Heat grill pan (or grill) to medium heat; spray with olive oil spray.
Season chicken breast with salt, pepper, and garlic powder.
Place chicken on grill.
Grill chicken for approximately 8 minutes per side (depends on thickness.) Let rest and then slice in half lengthwise and then across.
Place peach segments on grill, turning after 1-2 minutes (you should see strong grill marks.)
Mix all remaining ingredients together, adding chicken and peaches.
Dress with balsamic vinaigrette. 

Thursday, June 3, 2010

Sweet Matilda, She is Blooming

I needed to name the garden. I have no idea why, but for some reason, something I'm taking this much care and responsibility for, and loving and reporting on at least weekly, feels like it needs a name. And thus, Sweet Matilda was born (inspired by the Tom Waits song, Waltzing Matilda.)

It's been a little over two weeks since the garden was built. In that time, I've been diligent; watering twice daily when necessary, carefully removing too-weak leaves from the bagillion tomato plants, and trying to train the vining plants in the raised bed to flow over the edge. I've been slightly obsessed, and for good reason. I'm in love with it. And it shows. It's growing beautifully, and the anticipation of the fruit and vegetables to come are enough to keep me satiated. Plus: the tomato plant I purchased at the Niles Bensidoun French Market a few weeks ago has popped our very first tomato!

I've waxed poetic on why this garden means more to me than all other gardens past, and it's true. I love it. It's taking time away from obsessing about other crazy things in my life (work, travel, family, life) and allowing me a little bit of focus everyday. For the first time, I understand why people garden (both flowering and eating) and I'm a changed woman.

It helps that I've also spent a lot of time visiting local farmer's markets and farms, and picking up what has started surfacing. I bought my first strawberries of the season, and they've been juicy and delicious, with the expected gorgeous tartness of the beginning of the season. My Locavore app is getting an intense work out these days.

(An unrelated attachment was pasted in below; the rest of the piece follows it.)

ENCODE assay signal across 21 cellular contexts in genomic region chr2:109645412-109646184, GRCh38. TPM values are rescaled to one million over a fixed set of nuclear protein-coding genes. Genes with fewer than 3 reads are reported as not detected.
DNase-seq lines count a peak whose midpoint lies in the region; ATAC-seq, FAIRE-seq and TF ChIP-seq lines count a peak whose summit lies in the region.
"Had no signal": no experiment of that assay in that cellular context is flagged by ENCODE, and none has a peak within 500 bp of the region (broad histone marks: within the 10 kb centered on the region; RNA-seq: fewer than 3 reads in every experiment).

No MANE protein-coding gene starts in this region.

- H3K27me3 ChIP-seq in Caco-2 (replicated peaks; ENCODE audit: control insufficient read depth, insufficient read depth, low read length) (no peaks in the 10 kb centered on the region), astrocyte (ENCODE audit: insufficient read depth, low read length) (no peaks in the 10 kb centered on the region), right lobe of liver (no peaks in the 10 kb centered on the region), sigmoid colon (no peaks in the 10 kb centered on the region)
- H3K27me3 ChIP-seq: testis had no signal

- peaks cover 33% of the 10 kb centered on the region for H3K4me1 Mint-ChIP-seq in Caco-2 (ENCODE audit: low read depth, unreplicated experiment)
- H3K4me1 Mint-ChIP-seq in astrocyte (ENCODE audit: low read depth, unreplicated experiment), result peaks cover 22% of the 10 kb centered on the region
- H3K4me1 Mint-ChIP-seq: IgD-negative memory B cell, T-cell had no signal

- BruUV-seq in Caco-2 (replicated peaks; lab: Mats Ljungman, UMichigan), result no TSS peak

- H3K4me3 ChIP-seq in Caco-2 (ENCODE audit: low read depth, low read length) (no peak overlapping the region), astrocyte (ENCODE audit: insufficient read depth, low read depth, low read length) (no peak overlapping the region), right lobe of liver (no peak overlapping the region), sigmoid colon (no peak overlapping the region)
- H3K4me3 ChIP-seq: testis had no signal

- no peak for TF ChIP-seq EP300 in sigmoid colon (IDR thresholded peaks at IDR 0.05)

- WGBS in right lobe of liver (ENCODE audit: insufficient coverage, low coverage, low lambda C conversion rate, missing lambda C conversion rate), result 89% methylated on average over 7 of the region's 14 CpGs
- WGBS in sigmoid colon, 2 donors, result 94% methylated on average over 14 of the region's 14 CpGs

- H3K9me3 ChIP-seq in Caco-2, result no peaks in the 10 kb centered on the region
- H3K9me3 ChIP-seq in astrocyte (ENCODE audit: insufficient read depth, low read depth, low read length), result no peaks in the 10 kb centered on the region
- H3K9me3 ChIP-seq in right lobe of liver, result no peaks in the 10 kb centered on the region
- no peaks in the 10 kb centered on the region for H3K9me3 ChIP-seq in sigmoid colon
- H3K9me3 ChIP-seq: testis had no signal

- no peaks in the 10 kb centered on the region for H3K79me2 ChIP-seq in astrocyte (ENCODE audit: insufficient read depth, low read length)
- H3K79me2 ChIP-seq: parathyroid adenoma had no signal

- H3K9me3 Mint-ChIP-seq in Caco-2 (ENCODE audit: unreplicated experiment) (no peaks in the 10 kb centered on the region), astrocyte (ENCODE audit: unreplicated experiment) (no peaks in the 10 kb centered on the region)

We're actually on our way to Wisconsin right now (got to love blogging from the passenger seat of the car) for our nephew's high school graduation, and I have high hopes of hitting some beautiful WI farm stands on the way back tomorrow. And of course, the necessary, obligatory stops for cheese in all forms.

One thing. I seem to be KILLING all the Marigolds I planted to keep the rabbits/deer/woodland creatures at bay. Any thoughts or suggestions?

Wednesday, June 2, 2010

I Scream, You Scream...

Monday night was lazy. And I mean, pizza, couch, season finale of Parenthood and a double feature of Breaking Bad lazy. After the crazy weekend, and a movie date on Monday afternoon (J saw Date Night with our "nieces" and I saw Sex and the City 2 with friends) we were tired. And missed each other.

All seemed right with the world as we settled onto the couch to watch 9 By Design (before the aforementioned viewing.) I had a few squares of sausage, spinach, and garlic pie from our new favorite, Villa Nova, in front of me, along with a salad and a giant bottle of water. My broken toe was elevated. And then it hit me. CRAP! I don't have any dessert in the house. Ordinarily, this would not be such a big deal, and I'd eat a piece of fruit or a piece of dark chocolate broken off of a bar reserved for baking. But not after the weekend that wouldn't end. I needed ice cream, or cake, or something only 5 year olds should eat in the  same meal with pizza.

I ate, and pondered, and drowned my confusion in the world of Courtney and Bob Novogratz and their brood. And then got up, and quickly made a batch of lowfat, agave sweetened, vanilla chocolate chip ice cream. Think I'm kidding? I'm not. Once the ice cream maker was done, I threw the soft-serve ice cream in a container and chucked it in the back of the freezer, hoping for a miracle's worth of hardening before I needed to chow down.

After hour 1 Jesse and Walter White's meth-lab shenanigans, we went for it. It wasn't completely hard yet, but I couldn't have cared less. I mowed down a lady-sized bowl.

Back in the freezer now, getting it's well-earned freezing time, this ice cream made me insanely happy. Why? It's exactly what this blog is about. Easy, accessible, created with minimal ingredients in (relatively) minimal time. Naturally, healthfully, and tasty. A kid can do it, a mom can do it.

And yes, a broken-toed, completely wiped, little old me can do it, too.

Lowfat Agave Vanilla Chocolate Chip Ice Cream
2 1/4 C 1% Organic Milk 
1/2 C agave